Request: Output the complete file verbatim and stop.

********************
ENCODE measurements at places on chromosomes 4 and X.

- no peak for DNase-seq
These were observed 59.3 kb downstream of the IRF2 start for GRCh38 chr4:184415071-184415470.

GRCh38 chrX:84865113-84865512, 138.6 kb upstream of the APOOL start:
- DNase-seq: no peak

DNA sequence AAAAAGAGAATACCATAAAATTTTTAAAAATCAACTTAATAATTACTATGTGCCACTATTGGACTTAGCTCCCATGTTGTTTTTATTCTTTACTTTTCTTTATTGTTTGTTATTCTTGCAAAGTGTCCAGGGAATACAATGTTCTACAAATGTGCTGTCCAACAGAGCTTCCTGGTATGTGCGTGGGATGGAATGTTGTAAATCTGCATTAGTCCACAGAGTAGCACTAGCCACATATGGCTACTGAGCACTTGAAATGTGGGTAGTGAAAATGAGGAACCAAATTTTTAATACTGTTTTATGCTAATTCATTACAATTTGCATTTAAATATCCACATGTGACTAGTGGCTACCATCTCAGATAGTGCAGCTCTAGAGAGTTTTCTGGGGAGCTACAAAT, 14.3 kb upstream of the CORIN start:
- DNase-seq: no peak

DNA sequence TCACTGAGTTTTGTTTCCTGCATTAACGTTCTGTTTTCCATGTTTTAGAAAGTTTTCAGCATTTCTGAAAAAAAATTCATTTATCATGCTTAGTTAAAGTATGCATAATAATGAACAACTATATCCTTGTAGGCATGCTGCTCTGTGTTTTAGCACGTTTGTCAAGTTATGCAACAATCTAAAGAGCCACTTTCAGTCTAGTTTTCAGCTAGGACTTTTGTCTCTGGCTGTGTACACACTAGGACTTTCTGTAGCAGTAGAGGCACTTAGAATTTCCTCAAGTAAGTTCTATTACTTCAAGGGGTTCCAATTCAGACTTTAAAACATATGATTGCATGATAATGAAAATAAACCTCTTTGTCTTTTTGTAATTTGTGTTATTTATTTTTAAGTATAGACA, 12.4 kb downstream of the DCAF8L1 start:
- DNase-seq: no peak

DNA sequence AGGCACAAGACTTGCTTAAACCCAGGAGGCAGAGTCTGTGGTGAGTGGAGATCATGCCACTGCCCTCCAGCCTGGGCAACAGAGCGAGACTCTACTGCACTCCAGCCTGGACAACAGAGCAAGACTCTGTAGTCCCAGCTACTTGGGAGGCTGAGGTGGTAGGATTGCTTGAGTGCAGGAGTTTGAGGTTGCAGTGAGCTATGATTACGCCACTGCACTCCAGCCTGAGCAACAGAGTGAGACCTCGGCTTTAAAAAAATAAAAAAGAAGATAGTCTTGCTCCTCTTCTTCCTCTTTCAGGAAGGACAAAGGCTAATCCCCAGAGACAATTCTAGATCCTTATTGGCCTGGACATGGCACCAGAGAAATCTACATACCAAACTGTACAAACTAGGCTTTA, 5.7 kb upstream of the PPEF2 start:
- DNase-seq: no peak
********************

ENCODE measurements at places on chromosomes 4 and X.

- no peak for DNase-seq
These were observed 59.3 kb downstream of the IRF2 start for GRCh38 chr4:184415071-184415470.

GRCh38 chrX:84865113-84865512, 138.6 kb upstream of the APOOL start:
- DNase-seq: no peak

DNA sequence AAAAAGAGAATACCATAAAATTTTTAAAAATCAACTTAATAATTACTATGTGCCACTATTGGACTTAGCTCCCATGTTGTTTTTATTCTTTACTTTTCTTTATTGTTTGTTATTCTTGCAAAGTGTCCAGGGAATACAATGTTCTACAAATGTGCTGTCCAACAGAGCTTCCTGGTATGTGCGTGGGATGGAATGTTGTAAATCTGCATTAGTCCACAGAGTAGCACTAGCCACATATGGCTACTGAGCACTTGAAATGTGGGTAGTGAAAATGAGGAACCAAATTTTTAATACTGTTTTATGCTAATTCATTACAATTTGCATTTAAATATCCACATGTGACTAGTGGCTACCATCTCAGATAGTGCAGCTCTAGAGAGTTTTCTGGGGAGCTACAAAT, 14.3 kb upstream of the CORIN start:
- DNase-seq: no peak

DNA sequence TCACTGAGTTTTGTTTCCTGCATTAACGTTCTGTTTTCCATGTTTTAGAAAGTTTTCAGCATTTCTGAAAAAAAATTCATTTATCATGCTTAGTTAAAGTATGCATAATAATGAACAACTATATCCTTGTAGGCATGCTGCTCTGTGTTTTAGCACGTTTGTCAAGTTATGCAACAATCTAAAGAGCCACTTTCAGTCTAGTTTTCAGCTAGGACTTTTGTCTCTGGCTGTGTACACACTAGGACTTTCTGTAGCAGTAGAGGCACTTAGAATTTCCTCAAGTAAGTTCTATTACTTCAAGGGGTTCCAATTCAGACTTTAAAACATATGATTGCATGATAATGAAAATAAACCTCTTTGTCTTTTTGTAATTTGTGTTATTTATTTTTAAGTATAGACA, 12.4 kb downstream of the DCAF8L1 start:
- DNase-seq: no peak

DNA sequence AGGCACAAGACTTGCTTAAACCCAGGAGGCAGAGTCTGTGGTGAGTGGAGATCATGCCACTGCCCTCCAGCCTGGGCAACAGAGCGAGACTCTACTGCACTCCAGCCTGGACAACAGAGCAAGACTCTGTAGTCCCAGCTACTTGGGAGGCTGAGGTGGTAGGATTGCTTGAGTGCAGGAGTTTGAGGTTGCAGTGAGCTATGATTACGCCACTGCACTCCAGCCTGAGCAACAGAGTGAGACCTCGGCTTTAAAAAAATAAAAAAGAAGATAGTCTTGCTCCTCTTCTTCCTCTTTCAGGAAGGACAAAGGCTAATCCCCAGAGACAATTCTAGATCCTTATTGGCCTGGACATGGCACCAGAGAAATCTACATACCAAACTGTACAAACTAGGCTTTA, 5.7 kb upstream of the PPEF2 start:
- DNase-seq: no peak